So one of the most annoying features (one to which I contributed) of the Strauss-Kojeve panels was this constant comment: I’m not going to address the difficult question of to what extent and in what ways Kojeve agrees and disagrees with the actual Hegel. Although Strauss himself was big on reading Hegel and, I’m told, was planning to write a book on him, he turned our attention to the “dyad” Strauss-Kojeve, which he seemed to present as equivalent to Ancient-Modern and Eternity-Time. Things are more complicated if you turn to Strauss-Heidegger (given how much Strauss learned from Heidegger about, for example, the importance of Foundings) or Strauss-Hegel. So I asked our friend Ivan the K to say a few provocative things about how Hegel differs from Kojeve. Keep in mind Ivan did this quickly and not for publication. Fortunately, BLOGS aren’t really publications:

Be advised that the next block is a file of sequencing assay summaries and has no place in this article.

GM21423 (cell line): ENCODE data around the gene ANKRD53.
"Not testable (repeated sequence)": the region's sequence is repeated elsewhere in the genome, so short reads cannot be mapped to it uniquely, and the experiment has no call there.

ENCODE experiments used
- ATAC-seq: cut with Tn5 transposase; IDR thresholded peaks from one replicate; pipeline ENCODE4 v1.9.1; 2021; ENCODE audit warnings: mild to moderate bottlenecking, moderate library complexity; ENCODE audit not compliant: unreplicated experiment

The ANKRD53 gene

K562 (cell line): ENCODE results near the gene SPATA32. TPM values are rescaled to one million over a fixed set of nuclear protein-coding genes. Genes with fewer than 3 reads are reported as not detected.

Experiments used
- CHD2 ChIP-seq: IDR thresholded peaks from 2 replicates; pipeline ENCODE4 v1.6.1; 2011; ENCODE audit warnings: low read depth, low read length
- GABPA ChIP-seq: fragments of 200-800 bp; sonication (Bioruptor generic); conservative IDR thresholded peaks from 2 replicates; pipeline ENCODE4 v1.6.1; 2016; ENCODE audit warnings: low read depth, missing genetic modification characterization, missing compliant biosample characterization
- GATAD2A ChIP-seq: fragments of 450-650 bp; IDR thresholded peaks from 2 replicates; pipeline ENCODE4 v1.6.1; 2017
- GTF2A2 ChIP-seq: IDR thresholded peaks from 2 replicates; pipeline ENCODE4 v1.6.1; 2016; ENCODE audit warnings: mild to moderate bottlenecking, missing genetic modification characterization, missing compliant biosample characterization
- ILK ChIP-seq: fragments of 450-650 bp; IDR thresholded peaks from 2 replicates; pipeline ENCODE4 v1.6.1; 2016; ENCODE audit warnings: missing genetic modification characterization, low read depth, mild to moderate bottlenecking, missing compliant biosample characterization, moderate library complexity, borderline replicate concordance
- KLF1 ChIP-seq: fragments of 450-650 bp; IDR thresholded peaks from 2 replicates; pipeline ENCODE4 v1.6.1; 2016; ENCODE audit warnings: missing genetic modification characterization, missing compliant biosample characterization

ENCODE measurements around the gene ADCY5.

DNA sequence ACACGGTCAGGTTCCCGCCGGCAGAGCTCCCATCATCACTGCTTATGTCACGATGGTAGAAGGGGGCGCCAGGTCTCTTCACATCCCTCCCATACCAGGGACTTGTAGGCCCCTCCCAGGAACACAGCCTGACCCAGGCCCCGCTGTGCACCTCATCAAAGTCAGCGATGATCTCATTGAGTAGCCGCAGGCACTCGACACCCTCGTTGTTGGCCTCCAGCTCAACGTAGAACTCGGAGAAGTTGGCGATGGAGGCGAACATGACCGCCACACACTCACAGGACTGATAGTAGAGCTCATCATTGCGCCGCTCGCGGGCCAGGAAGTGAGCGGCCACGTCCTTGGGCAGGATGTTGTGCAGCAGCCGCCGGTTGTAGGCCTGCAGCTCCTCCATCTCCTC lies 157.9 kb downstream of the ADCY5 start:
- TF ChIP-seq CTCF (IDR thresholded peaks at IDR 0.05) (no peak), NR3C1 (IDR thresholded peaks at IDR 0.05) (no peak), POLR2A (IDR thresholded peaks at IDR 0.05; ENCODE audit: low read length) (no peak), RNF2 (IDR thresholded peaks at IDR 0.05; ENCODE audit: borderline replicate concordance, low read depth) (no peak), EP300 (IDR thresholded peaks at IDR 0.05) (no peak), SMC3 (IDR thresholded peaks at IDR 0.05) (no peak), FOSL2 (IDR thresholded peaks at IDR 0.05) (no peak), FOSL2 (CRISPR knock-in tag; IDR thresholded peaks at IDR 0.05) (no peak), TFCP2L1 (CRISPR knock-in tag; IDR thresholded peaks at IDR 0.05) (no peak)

One way of looking at Kojeve is that he used Hegel to make Marx much more philosophically interesting but that made Hegel a lot less interesting. He had to drop the whole of Hegel’s view of nature and replace it with Heidegger. He also absolutized the end of history thesis, making more strident than what one finds in Hegel. Hegel really wanted the final unity of man, the overcoming of modern diremption, but he wanted it humanly, and the completion of wisdom somehow consonant with future philosophizing. His love of Napoleon isn’t so impressive (“world spirit riding a horse”) but it’s not clear to me he would have embraced stalin.
Divide up into small groups and discuss.
Ivan adds in the thread: “It’s an instructive exaggeration to say that the whole of Hegel’s philosophy springs from a desire to properly resolve Kant’s 3rd antinomy in the Critique of Pure Reason.”
Get back in your group and discuss some more.